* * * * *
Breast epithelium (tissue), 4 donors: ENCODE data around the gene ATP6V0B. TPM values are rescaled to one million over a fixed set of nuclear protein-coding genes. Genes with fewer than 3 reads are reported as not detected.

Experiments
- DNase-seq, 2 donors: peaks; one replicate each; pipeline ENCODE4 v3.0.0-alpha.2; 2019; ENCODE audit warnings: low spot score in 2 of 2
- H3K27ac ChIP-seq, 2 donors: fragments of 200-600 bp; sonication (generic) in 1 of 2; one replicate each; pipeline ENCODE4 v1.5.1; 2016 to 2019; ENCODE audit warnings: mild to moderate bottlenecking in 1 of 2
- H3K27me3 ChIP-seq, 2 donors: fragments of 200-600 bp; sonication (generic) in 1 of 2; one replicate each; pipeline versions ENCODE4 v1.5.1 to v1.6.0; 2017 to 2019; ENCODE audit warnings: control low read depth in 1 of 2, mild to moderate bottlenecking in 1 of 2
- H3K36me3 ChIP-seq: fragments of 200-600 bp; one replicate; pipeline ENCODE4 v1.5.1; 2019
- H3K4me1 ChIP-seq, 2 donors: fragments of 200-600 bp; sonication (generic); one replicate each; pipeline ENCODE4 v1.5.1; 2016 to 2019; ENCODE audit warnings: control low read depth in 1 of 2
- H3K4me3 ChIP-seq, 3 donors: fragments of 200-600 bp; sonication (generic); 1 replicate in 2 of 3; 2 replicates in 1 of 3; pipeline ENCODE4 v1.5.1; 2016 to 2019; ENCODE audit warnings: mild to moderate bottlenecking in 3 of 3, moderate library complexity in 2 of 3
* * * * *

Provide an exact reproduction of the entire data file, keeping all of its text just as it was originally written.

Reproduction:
Breast epithelium (tissue), 4 donors: ENCODE data around the gene ATP6V0B. TPM values are rescaled to one million over a fixed set of nuclear protein-coding genes. Genes with fewer than 3 reads are reported as not detected.

Experiments
- DNase-seq, 2 donors: peaks; one replicate each; pipeline ENCODE4 v3.0.0-alpha.2; 2019; ENCODE audit warnings: low spot score in 2 of 2
- H3K27ac ChIP-seq, 2 donors: fragments of 200-600 bp; sonication (generic) in 1 of 2; one replicate each; pipeline ENCODE4 v1.5.1; 2016 to 2019; ENCODE audit warnings: mild to moderate bottlenecking in 1 of 2
- H3K27me3 ChIP-seq, 2 donors: fragments of 200-600 bp; sonication (generic) in 1 of 2; one replicate each; pipeline versions ENCODE4 v1.5.1 to v1.6.0; 2017 to 2019; ENCODE audit warnings: control low read depth in 1 of 2, mild to moderate bottlenecking in 1 of 2
- H3K36me3 ChIP-seq: fragments of 200-600 bp; one replicate; pipeline ENCODE4 v1.5.1; 2019
- H3K4me1 ChIP-seq, 2 donors: fragments of 200-600 bp; sonication (generic); one replicate each; pipeline ENCODE4 v1.5.1; 2016 to 2019; ENCODE audit warnings: control low read depth in 1 of 2
- H3K4me3 ChIP-seq, 3 donors: fragments of 200-600 bp; sonication (generic); 1 replicate in 2 of 3; 2 replicates in 1 of 3; pipeline ENCODE4 v1.5.1; 2016 to 2019; ENCODE audit warnings: mild to moderate bottlenecking in 3 of 3, moderate library complexity in 2 of 3